TheCyberwolfe

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About TheCyberwolfe

  • Rank
    Member
  • Birthday 05/31/1972

Contact Methods

  • Website URL
    http://www.rogueleather.com

Profile Information

  • Gender
    Male
  • Location
    The Great Wet NorthWest

LW Info

  • Leatherwork Specialty
    SCA gear and archery tack
  1. Horizontal Phone Case - - questions

    My own humble submission to the horizontal-carry pantheon: http://www.rogueleather.com/2014/03/smartphone-holster/ That one has lasted through three phones so far, still wear it daily.
  2. Pictures Please? How do you store your hardware?

    I'm currently working off of what used to be my computer desk, but my original plan was to be portable. I never buy more than about a dozen of anything and have it all in a mix of small parts boxes and Altoids tins. That Husky organizer is darn slick. I may have to get one.
  3. Note/Bill section for bi-fold wallets

    Well, one layer has to be shorter than the other to allow the wallet to fold, so it's kind of the nature of the beast that final assembly is a pain. If you don't have one, I highly recommend that you get a stitching pony / horse / clam - the clamp really helps hold things stable while you sew and takes a lot of the aggravation out of it. Or you can go "minimalist bi-fold" like this one I made for my brother. Those slots hold 3 or 4 cards in a stack.
  4. Clamping edges while gluing up?

    +1 for Binder clips
  5. Leather sporran and Atom Wax

    That Leather Balm isn't a finish on it's own, but more of a polish that you apply to the finish. Think of it more as a Kiwi shoe polish in that you apply it, wear or use the item for a while untill it gets a little bedraggled, and then you polish it up again. What you want is a sealer. I would recommend Acrylic Resolene or something in that same category, and then you can apply the Leather Balm on top of that, and then buff it out to a nice shine. The Resolene will seal the dye on the leather and (hopefully) prevent transfer to the wool. I would recommend testing it first - dye some scrap, finish it, and then get a scrap of wool and rub the two together as hard as you can to see just how long it takes to wear through the Resolene. If it takes more than two hours of hard rubbing, then you're in the clear
  6. Non Flammable Glue

    From a kitchen hygiene perspective, anything that can't be thrown through the wash has a possibility of becoming the breeding ground for bacteria, so I would be very hesitant to permanently mount leather onto a cast iron pan. I would instead recommend a quilted slip-on or one of the silicone ones. We used to have a really big knife in our camp kitchen that had a bad habit of not getting washed properly before being stuffed back into the scabbard, and when I cut the old scabbard apart to make a template for the replacement, I discovered a layer of mold inside. Ever since then I've been extra-paranoid about washing anything I can't see into.
  7. What's going on here?

    I was taught to oil before dye, and I haven't had much problem with edge curl. I don't do a lot of thins stuff, so maybe that's helped me. If that sheep leather reacts like that to surface dye, perhaps a dip-dye method would help.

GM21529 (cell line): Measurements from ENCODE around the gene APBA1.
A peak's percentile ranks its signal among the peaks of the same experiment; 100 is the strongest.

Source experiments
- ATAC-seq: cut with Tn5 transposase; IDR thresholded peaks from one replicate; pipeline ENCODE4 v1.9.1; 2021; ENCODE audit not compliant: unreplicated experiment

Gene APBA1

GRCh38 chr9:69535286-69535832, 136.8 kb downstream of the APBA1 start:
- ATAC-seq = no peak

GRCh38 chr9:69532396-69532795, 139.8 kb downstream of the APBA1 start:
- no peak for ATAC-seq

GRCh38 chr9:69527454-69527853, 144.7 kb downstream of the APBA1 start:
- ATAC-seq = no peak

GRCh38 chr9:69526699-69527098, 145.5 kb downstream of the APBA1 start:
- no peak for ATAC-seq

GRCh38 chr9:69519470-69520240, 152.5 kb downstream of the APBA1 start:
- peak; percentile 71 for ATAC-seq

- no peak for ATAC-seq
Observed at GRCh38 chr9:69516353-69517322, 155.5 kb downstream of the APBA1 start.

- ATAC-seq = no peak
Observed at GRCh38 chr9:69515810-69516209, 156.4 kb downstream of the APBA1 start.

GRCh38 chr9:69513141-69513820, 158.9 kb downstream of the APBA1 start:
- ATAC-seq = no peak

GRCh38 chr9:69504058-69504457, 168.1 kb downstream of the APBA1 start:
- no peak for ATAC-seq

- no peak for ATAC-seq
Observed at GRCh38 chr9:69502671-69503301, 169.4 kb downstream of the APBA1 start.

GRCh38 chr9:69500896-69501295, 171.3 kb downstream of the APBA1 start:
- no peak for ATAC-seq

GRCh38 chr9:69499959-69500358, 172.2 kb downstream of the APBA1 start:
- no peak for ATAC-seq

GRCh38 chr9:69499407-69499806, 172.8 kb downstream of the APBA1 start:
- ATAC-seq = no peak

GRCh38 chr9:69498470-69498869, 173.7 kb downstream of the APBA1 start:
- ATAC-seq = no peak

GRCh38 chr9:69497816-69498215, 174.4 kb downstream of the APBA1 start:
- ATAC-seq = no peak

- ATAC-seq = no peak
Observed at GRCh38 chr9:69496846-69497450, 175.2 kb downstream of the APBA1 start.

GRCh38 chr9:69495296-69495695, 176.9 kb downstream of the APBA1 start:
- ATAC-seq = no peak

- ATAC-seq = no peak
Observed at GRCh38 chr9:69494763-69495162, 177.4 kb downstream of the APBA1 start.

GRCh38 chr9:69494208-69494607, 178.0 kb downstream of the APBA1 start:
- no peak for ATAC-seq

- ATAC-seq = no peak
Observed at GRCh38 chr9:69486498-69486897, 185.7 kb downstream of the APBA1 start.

8. tassel finish stitch

    I would have gone with an "X" stitch rather than the baseball stitch, myself, that would keep both surfaces of the band ends hidden. To do that you'd probably want to sew the band separate and then stuff the tassel into it with some glue though.
  9. I would put resist on the fish and the two high ridges in the border and then antique with Fiebing's paste. ...or maybe find a way to thin out silver paint to put a silvery highlight on the fish. Hmm...
  10. How do I get this finish

    Atom Wax or Carnauba Cream, a couple of those sheep wool remnants, and elbow grease. Take picture immediately after complete
  11. Gussets On Bag

    In my experience, changing the width of the gusset will not affect the operation of the bag. I can't imagine why they narrowed it - seems to just be a stylistic choice. The taper on the flap is to avoid being squished by the straps, as you suspected. While being able to do the front, back and flap from one piece of leather is impressive, doing it in sections makes it easier to get the piece out of the hide without any blemishes if you don't happen to be working with an A-grade hide. My only suggestion there is to not cut the end that gets sewn on straight across if you can help it - cutting that like a curly brace ( this thing: { ) dresses up the backside, especially if you're not putting on that back pocket. Do a matching curve on the bottom of the front side where it wraps back under, and that'll be snazzy.
  12. Double card pockets

    I actually have the CCD-07 pattern from this supplier, and it uses the first method, giving you this result:
  13. Finally Done!!

    Chuck Dorset over at Weaver Leathercraft has your answers for most of the dye topic in this video. The 'stumbles' he has with "Pro Oil" and just "Pro" is that Fiebing's has dropped the word "Oil" from the name for some reason, but the formulation is the same.
  14. Help salvaging a project with USMC black?

    USMC black has a couple of specific uses where it does a good job, provided you prep the leather properly. Dip-dying is really not one of those uses, unfortunately.
  15. Help salvaging a project with USMC black?

    Buff the nubbly side with a shoe brush and that should help get the particles out of the fibers. If the project is already sewn, you might need to use a toothbrush instead due to space limitations. I'd do this outside if you can, and wear a carpenter's mask or respirator.